Annotations, courtesy of the author.
The digital humanities at its best is about using technology to illuminate connections between people and ideas. Different projects do this differently; some are focused on connections between scholars and ideas, like the site Slave Revolt in Jamaica, 1760–1761: A Cartographic Narrative that offers a scholarly interpretation of the event described in its title. Some facilitate scholars’ connections to one another, such as the Women Also Know History project, a social media campaign that foregrounds the intellectual work of women historians Others are designed to make certain primary sources accessible to the public, to interpret those materials, or to invite others into the interpretive process, much like our own digital critical edition of the British publication of Common Sense, which invites scholars, students, and others to view the document, contribute their own knowledge through annotations and essays, and learn from one another. The digital humanities, as practiced by historians and public historians, is often about creating and facilitating connections between people who might never meet each other face to face—in other words, building imagined communities. The Age of Revolutions relied on print media to build the same kinds of imagined communities, as texts—especially Thomas Paine’s Common Sense—convinced the public of the virtue of a particular point of view. People communicated this rhetoric in print, but also discussed it, argued over it, and spread the word in taverns, where these ideas took on new forms or gained a collective momentum.
Map, courtesy of the author.
Paine’s Common Sense is a great example of utilizing media networks to construct imagined communities. One aspect that made Paine’s pamphlet so successful in its aim to galvanize American colonists to revolution was his accessible writing style and his use of references to well-known texts such as the Bible. One of the difficulties early patriots faced in gathering support was overcoming the very real and very distinct regional identities and experiences that existed in the American colonies. Through the technology of print media Paine was able to translate political philosophies and aims into a message that helped draw out the connections between these diverse identities and create avenues for public dialogue. Though Paine communicated concerns specific to colonists in British North America, his words resonated in localities such as England, Paris during the French Revolution, and even Lima, Peru, during its War for Independence in the early nineteenth century. From the eighteenth century to today, revolutionaries throughout the world have drawn on Paine’s ideas and modes of distributing them. Because of this global circulation, people continue to make Common Sense relevant in a variety of regional contexts.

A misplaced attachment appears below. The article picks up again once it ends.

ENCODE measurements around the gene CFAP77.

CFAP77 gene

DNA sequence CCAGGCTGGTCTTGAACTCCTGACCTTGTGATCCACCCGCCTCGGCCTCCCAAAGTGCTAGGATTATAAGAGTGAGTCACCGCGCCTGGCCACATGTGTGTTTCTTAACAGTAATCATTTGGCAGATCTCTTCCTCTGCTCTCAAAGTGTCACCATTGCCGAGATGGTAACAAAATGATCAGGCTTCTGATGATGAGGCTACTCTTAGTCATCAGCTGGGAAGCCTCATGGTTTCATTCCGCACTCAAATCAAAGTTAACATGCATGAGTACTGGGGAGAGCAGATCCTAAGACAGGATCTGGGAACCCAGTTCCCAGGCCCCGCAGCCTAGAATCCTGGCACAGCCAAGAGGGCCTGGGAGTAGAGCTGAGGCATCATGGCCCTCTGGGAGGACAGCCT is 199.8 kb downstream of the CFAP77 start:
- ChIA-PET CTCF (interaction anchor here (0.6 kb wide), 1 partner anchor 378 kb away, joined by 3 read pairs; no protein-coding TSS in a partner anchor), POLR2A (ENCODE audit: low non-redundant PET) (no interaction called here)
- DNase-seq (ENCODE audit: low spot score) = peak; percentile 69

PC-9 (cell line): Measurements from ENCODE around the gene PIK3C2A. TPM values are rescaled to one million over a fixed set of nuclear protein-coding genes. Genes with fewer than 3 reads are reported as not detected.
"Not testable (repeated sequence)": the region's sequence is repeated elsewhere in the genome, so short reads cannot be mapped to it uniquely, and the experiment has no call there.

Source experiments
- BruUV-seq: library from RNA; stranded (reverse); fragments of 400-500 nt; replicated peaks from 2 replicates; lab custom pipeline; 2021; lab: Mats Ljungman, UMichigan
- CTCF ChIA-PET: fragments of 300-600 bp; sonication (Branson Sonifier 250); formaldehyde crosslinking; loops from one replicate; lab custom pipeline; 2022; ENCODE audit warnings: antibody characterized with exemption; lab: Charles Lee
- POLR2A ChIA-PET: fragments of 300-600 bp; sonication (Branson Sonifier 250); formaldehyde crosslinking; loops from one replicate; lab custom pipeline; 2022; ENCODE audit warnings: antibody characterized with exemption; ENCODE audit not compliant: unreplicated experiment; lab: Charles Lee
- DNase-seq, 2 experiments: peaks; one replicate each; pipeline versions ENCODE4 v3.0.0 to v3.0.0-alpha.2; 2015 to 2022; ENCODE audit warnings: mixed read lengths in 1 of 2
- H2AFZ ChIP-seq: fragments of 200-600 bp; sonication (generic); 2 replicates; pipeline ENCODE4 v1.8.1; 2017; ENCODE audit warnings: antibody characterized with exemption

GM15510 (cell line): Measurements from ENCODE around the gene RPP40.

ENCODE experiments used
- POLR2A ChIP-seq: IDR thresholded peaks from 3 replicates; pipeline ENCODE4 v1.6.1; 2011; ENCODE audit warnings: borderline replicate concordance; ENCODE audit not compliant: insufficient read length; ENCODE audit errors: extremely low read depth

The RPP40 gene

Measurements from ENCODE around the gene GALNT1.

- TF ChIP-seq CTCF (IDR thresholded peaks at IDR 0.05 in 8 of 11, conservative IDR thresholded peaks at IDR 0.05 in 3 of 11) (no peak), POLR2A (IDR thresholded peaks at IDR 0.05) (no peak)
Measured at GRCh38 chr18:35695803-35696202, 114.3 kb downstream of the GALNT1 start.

In some ways, the digital humanities can be considered as virtual public spaces. As we worked on Explore Common Sense, we realized that what we hoped to build was a digital tavern: a space where people could access Paine’s pamphlet, talk about it, and engage with it. Like a tavern, the online space in which people interact with the pamphlet is dynamic, rather than static. Ideally, the space allows people from a variety of backgrounds, with various levels of prior knowledge or familiarity with the text, to have casual and relatively immediate conversation with and about Paine’s words. Conversation can ebb and flow with tides of popular interest, and we as scholars can share new findings and respond to developments in national dialogue much more quickly than we might be able to in a more traditional academic space.
Thus, as Common Sense ended up reaching a far larger, more global network than just the American colonies, the digital humanities also allow for scholarly work to communicate beyond academic communities and into the public sphere as well. Designing and producing work that can speak to multiple audiences, academics and non-academics alike, requires no less intellectual rigor than writing traditional manuscripts, nor does creating work with layers of accessibility make the end product any less worthy of deep conversation. Indeed, by widening the circle of participants in the conversation, we can find new insights. Like an eighteenth-century tavern, it invites the participation of people from diverse walks of life. In a way, it taps into the kind of intersectional communication that was happening to a certain degree during the Age of Revolutions, as long-held ideas about hierarchy were called into question and support had to be derived across regional, class, and economic barriers.